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The Dugan Family Letters: Tales of the Great Famine

The Irish Potato Famine, also known as the Great Hunger, began in September 1845 when farmers realized the leaves on their potato plants were starting to wilt and turn black. In commemoration of the 175th anniversary of this early blight that eventually led to mass starvation across Ireland, we look back at the letters of Roslyn residents John Bole and his sister Ann Jane (Bole) Dugan, which are contained within the Local History Collection. The earliest letters were sent between Belfast, where Ann Jane lived with her family, and Michigan, where her brother John was residing after emigrating from their native country some years earlier. Dated from April of 1847, which was considered one of the deadliest years of the Famine, this first letter from Ann Jane to John describes a country in crisis:

But Ireland at present is in a very distressed state owing to the depression of trade and the high prices of provisions. Up in the south and west of Ireland the people are dying for want of food and down in the north they would be in a similar state only for the charitable institutions adopted for their support.

Ann Jane reminds her brother that he had spoke of the possibility of she and her husband, Samuel, coming to America, stating: "We would like very well to come. We hope when you write you will state all the particulars..." This initial sign of turmoil was augmented by a later letter from September 1848 in which Ann Jane laments over the state of things:

…I need offer to describe to you the situation in poor Ireland, as this is the third year that the potato crop has rotted in the ground and no trade. The mills standing idle and some on half time, and wages down and all appearance of provisions being high in price… Dear brother, there is no prospect for the working man in this country, as there is no employment and there is nothing in this world would be happiness to me and my husband as to see you and to be with you in that country…. I depend dear John on your answer as soon as possible and you may depend on it that we will not be long in this country, as I assure you that Samuel is a hard working, carefull man and no whiskey is drank by any of us...

The honorable husband she describes, Samuel Dugan, would indeed travel with his wife and children to America in July of 1853 and take up residence in the town where Ann Jane's brother was now living, Roslyn, NY. Several months before their arrival, John had written her a letter from Roslyn dated April 22, 1853 that implored them to finally brave the journey:

…I have now a house all ready for you, if you come this Spring. I hope you will not delay in coming.

Sending the family 20 pounds sterling to aid their passage, John Bole’s sponsorship of his sister and her family allowed them to enter the country and settle in Roslyn.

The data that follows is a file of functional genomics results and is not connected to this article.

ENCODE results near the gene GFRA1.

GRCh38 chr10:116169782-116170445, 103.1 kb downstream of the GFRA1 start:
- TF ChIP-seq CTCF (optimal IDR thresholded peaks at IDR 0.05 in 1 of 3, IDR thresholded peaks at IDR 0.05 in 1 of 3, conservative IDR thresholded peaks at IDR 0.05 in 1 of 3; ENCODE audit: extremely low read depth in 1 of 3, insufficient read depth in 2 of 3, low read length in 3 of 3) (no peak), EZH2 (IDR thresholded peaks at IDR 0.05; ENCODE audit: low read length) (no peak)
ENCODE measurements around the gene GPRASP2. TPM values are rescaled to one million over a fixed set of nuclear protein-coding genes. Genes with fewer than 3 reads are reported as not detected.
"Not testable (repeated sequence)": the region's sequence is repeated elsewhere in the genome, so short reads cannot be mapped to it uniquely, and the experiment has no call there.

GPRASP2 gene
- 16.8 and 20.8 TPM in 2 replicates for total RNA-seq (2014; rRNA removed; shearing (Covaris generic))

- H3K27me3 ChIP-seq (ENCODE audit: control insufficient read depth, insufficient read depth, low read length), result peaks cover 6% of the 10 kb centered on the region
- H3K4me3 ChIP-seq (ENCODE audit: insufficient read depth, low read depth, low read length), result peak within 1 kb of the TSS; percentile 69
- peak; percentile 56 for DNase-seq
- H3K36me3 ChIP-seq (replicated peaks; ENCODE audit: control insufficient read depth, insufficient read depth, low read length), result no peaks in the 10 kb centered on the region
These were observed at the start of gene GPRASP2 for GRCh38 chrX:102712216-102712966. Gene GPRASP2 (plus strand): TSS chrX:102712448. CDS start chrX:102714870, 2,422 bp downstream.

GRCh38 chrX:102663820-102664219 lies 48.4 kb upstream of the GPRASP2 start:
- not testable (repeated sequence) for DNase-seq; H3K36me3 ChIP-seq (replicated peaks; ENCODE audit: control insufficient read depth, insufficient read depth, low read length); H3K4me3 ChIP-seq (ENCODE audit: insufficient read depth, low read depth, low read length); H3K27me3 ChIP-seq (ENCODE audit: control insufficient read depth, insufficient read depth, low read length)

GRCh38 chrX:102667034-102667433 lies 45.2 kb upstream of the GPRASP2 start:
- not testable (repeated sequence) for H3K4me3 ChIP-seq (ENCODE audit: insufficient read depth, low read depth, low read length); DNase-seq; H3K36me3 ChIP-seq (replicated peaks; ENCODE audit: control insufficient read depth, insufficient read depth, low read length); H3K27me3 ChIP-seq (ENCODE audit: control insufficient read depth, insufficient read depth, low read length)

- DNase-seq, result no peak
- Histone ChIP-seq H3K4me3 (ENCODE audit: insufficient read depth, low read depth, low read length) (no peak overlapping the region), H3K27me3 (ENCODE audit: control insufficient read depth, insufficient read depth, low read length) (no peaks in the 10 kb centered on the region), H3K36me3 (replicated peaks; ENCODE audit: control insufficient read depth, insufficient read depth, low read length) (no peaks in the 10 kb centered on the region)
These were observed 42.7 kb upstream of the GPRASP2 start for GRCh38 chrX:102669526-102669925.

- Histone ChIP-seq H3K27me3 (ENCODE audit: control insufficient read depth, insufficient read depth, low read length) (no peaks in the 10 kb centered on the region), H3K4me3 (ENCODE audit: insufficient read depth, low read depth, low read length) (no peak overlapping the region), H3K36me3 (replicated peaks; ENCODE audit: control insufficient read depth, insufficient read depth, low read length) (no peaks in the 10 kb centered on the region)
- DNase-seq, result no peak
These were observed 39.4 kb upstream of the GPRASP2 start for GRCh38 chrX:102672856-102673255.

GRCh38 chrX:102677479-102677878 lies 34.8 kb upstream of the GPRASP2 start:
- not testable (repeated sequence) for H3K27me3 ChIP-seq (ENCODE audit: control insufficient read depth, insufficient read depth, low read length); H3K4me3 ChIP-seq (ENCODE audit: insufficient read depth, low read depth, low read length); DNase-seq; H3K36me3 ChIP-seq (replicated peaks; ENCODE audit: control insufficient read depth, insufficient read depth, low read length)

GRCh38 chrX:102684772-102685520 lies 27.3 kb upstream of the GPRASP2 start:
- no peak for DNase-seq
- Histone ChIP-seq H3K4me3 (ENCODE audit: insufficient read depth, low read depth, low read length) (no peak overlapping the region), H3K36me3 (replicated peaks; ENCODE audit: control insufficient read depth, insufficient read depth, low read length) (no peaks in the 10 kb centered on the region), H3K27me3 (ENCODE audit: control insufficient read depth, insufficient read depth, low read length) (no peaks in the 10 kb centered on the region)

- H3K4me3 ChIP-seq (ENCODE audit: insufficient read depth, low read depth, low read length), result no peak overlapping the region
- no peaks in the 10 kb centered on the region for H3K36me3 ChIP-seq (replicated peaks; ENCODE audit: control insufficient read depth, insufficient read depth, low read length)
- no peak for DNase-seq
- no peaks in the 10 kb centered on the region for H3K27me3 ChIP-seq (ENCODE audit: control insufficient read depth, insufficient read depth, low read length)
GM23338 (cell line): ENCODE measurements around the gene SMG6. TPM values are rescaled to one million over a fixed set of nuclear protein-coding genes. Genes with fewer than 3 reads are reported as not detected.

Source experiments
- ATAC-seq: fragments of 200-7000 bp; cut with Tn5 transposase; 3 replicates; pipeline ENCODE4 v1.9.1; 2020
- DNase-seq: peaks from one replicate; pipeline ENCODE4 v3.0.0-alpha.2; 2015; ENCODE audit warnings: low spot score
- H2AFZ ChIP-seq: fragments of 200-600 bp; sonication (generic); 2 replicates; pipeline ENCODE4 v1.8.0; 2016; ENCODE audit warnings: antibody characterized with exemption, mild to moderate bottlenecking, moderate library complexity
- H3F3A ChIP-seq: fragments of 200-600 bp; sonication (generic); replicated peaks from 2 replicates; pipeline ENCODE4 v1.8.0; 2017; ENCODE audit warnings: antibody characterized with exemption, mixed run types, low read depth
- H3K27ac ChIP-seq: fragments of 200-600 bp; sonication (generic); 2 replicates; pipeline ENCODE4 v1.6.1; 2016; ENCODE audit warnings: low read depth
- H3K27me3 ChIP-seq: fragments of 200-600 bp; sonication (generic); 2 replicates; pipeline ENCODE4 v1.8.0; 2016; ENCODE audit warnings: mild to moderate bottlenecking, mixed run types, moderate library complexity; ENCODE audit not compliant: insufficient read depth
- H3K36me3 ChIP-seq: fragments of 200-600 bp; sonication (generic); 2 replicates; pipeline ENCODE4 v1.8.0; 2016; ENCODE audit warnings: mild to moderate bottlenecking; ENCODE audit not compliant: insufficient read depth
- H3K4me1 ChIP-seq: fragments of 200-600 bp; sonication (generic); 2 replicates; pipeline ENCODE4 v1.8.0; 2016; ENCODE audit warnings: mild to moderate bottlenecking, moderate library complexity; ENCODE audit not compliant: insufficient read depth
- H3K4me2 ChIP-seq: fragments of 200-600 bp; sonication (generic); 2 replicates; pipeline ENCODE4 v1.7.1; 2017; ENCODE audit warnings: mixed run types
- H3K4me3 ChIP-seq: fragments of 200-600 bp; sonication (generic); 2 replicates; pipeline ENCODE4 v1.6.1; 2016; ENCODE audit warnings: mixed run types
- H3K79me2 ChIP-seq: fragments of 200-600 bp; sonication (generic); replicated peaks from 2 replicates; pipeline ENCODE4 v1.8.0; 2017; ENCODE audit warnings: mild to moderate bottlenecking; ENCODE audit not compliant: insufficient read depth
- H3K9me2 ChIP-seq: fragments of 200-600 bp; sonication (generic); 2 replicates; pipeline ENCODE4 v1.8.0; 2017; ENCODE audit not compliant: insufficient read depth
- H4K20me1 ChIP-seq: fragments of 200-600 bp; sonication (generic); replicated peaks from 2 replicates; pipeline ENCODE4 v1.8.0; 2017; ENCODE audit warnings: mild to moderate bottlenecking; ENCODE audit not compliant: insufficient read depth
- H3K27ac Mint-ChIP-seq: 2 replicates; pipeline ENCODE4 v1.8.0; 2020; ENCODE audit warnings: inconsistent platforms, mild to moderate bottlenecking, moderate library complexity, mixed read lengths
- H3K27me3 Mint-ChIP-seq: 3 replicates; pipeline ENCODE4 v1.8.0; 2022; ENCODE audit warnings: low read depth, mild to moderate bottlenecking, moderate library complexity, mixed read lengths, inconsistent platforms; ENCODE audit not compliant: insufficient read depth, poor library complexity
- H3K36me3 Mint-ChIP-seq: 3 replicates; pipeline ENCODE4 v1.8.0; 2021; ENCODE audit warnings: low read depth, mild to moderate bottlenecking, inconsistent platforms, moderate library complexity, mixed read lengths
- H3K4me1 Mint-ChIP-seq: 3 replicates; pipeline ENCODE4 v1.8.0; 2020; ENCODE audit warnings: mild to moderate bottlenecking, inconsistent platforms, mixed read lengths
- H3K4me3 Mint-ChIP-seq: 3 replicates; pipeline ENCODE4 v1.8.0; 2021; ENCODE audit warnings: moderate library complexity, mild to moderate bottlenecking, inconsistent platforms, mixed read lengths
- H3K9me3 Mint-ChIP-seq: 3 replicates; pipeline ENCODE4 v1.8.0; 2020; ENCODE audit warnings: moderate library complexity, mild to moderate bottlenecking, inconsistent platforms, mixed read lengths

Here we see the digitized letters that were saved by the Dugan family for 165 years before they were donated to our collection:

Listed in the 1860 census as a farmer, and in 1880 as a stonemason, Samuel Dugan became the master mason for the old railroad tunnel overpass at Roslyn Road that was demolished in the 1940s. It is also believed that he built the Italianate style house at 148 Main Street where the family long resided.

Though the Dugan Family survived Ireland’s Great Famine long enough to travel to America, their letters are evidence of the troubled times endured by the Irish people during its deadly height. Residual effects were no doubt being felt when the Dugan’s left the country, just as so many others had done in the years prior. Reflecting on this dark piece of history, it is important to acknowledge the harrowing experiences of American immigrants who travel to this country to escape perilous conditions and economic strife. Whether crossing by land or sea, it is the will to take a potentially fatal journey with the hope of attaining a decent quality of life that forms the American ideal of tenacity and perseverance in the face of adversity.

Further commentary on the letters and details on the Bole/Dugan Family can be found in the March/April 2010 newsletter article written by former Bryant Library archivist Myrna Sloam. The family’s story continues in Part II of the article, which appeared in the May/June 2010 newsletter.

1 comentario

Paula Greenwald Kraus
Paula Greenwald Kraus
12 sept 2020

I love all of these articles and little stories about Roslyn. So interesting to hear about these families. I am very interested on the topic of Immigration.

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